The bentō box is the Japanese equivalent of the lunchbox, though it tends to be much more aesthetically pleasing, and varies significantly in what it contains. The earliest boxes were made as far back as the 12th century, usually of lacquered wood. For home preparation, lacquered wood is still a common choice for bentō boxes. Semi-disposable ones made of Styrofoam can be purchased at restaurants and convenience stores, and some people prefer stainless steel types for long-term use.
Each bentō box has numerous sections into which various cooked or fresh foods can be placed, and the box itself may be carried in a bag or wrapped in special cloth called furoshiki, which is tied on the top so that it can be more easily carried. Typical offerings in a bento box can include different types of rice, a few pieces of sushi, pickled vegetables and fresh fruit. Homemakers often pride themselves on filling boxes for their children, or for their families on a picnic that are not just delicious but also aesthetically beautiful.
Yet there was a time period in Japan, particularly after WWII, that bringing a bentō box to school was discouraged. Since children brought what their parents could afford, disparity in what each box contained created class separations between richer and poorer students. In many parts of Japan, schools began to serve lunches to all students so as to avoid “marking” students as poor.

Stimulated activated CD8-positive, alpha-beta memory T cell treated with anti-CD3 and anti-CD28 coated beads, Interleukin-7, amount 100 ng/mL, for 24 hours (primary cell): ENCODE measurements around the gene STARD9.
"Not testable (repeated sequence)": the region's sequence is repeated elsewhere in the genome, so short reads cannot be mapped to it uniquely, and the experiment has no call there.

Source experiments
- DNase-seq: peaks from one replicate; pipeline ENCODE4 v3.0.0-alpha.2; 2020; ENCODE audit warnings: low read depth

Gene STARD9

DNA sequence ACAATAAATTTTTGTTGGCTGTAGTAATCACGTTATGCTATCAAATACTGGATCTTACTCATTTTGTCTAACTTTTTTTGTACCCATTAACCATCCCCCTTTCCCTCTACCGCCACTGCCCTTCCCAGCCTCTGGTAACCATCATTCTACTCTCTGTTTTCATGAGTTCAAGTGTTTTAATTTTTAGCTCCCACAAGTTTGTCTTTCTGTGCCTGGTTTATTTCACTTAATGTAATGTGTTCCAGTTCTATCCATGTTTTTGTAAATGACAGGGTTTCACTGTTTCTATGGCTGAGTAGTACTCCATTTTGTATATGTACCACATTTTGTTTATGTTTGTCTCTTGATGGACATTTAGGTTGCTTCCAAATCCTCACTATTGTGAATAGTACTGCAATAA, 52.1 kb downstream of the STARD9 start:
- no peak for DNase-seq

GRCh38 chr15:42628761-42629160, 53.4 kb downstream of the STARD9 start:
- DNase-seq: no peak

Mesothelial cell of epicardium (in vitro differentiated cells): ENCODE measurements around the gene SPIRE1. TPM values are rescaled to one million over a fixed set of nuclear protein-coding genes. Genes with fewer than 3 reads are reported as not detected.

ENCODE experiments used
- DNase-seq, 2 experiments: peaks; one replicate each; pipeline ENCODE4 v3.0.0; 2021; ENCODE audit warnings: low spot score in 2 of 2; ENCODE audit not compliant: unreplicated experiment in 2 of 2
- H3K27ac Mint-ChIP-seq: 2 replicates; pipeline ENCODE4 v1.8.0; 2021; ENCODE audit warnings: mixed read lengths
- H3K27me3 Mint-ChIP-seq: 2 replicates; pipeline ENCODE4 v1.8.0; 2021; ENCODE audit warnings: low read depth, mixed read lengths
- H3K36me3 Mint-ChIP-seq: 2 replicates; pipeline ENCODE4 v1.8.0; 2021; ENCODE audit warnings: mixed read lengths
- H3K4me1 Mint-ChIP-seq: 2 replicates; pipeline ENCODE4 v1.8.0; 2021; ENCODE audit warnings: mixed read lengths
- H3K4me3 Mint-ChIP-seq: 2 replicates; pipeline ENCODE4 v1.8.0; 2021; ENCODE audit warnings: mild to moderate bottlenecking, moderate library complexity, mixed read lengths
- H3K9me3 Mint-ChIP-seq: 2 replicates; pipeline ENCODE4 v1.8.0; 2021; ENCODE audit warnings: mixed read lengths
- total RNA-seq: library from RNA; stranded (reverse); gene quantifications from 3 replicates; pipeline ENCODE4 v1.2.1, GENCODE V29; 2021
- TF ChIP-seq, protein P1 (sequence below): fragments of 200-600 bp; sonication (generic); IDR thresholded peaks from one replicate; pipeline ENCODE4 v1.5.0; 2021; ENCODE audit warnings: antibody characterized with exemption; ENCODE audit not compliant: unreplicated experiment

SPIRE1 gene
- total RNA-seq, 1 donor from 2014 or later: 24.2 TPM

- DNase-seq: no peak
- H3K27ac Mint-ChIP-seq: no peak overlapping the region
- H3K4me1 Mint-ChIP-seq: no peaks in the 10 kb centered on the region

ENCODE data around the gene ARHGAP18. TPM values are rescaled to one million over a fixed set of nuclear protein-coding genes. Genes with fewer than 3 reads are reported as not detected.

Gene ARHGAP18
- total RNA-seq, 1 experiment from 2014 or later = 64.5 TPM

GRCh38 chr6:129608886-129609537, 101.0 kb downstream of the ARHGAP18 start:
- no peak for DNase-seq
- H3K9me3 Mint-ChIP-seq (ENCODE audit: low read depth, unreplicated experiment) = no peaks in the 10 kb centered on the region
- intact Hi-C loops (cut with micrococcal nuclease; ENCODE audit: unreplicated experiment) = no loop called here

With the advent of the microwave, the popularity of bentō boxes was again assured, especially disposable ones, which could help heat food. Restrictions regarding bringing a bentō box to school have also loosened, and they’re commonly seen at many public and private schools. They are also popular in Taiwan, where they may be called Bendong.
The simple lacquered wood box usually has grooves onto which the lid slides. You simply slide the lid off to have access to your food. Disposable types may merely have a plastic wrap covering, which is removed before or after heating depending upon instructions. Some items called bentos are not boxes with individual compartments, but are instead large bowls with mixed ingredients, such as a clay pot meal.
The name bentō may refer to any meals packed in boxes. A student might take a bentō box to school, but he or she eats bentō for lunch. The term defines almost any foods packed in boxes or disposable containers, and the variety of these foods is extraordinary.